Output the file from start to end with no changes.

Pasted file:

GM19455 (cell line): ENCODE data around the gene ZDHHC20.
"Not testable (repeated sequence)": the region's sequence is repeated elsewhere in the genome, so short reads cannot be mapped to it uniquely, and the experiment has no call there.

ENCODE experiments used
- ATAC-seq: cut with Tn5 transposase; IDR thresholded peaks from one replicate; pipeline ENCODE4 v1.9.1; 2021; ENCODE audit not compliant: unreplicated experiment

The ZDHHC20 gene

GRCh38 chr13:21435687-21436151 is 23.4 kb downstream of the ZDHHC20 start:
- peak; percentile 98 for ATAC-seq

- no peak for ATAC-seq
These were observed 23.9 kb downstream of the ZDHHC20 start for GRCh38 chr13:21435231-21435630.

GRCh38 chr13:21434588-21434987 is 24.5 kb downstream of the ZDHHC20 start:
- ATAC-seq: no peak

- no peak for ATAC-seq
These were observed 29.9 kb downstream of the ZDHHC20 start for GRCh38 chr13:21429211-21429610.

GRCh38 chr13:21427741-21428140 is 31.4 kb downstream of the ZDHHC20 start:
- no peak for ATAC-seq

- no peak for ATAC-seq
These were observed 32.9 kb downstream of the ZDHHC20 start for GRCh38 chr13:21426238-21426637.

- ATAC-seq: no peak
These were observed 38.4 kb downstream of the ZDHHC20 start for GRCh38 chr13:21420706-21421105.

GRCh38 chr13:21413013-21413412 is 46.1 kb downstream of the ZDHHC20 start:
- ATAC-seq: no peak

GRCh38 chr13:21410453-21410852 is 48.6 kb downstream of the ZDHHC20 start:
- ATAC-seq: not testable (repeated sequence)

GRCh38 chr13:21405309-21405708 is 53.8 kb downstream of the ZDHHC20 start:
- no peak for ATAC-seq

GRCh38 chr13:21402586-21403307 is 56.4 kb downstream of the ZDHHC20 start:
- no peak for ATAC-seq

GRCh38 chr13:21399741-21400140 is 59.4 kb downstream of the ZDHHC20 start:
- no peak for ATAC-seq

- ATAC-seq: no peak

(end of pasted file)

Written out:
GM19455 (cell line): ENCODE data around the gene ZDHHC20.
"Not testable (repeated sequence)": the region's sequence is repeated elsewhere in the genome, so short reads cannot be mapped to it uniquely, and the experiment has no call there.

ENCODE experiments used
- ATAC-seq: cut with Tn5 transposase; IDR thresholded peaks from one replicate; pipeline ENCODE4 v1.9.1; 2021; ENCODE audit not compliant: unreplicated experiment

The ZDHHC20 gene

GRCh38 chr13:21435687-21436151 is 23.4 kb downstream of the ZDHHC20 start:
- peak; percentile 98 for ATAC-seq

- no peak for ATAC-seq
These were observed 23.9 kb downstream of the ZDHHC20 start for GRCh38 chr13:21435231-21435630.

GRCh38 chr13:21434588-21434987 is 24.5 kb downstream of the ZDHHC20 start:
- ATAC-seq: no peak

- no peak for ATAC-seq
These were observed 29.9 kb downstream of the ZDHHC20 start for GRCh38 chr13:21429211-21429610.

GRCh38 chr13:21427741-21428140 is 31.4 kb downstream of the ZDHHC20 start:
- no peak for ATAC-seq

- no peak for ATAC-seq
These were observed 32.9 kb downstream of the ZDHHC20 start for GRCh38 chr13:21426238-21426637.

- ATAC-seq: no peak
These were observed 38.4 kb downstream of the ZDHHC20 start for GRCh38 chr13:21420706-21421105.

GRCh38 chr13:21413013-21413412 is 46.1 kb downstream of the ZDHHC20 start:
- ATAC-seq: no peak

GRCh38 chr13:21410453-21410852 is 48.6 kb downstream of the ZDHHC20 start:
- ATAC-seq: not testable (repeated sequence)

GRCh38 chr13:21405309-21405708 is 53.8 kb downstream of the ZDHHC20 start:
- no peak for ATAC-seq

GRCh38 chr13:21402586-21403307 is 56.4 kb downstream of the ZDHHC20 start:
- no peak for ATAC-seq

GRCh38 chr13:21399741-21400140 is 59.4 kb downstream of the ZDHHC20 start:
- no peak for ATAC-seq

- ATAC-seq: no peak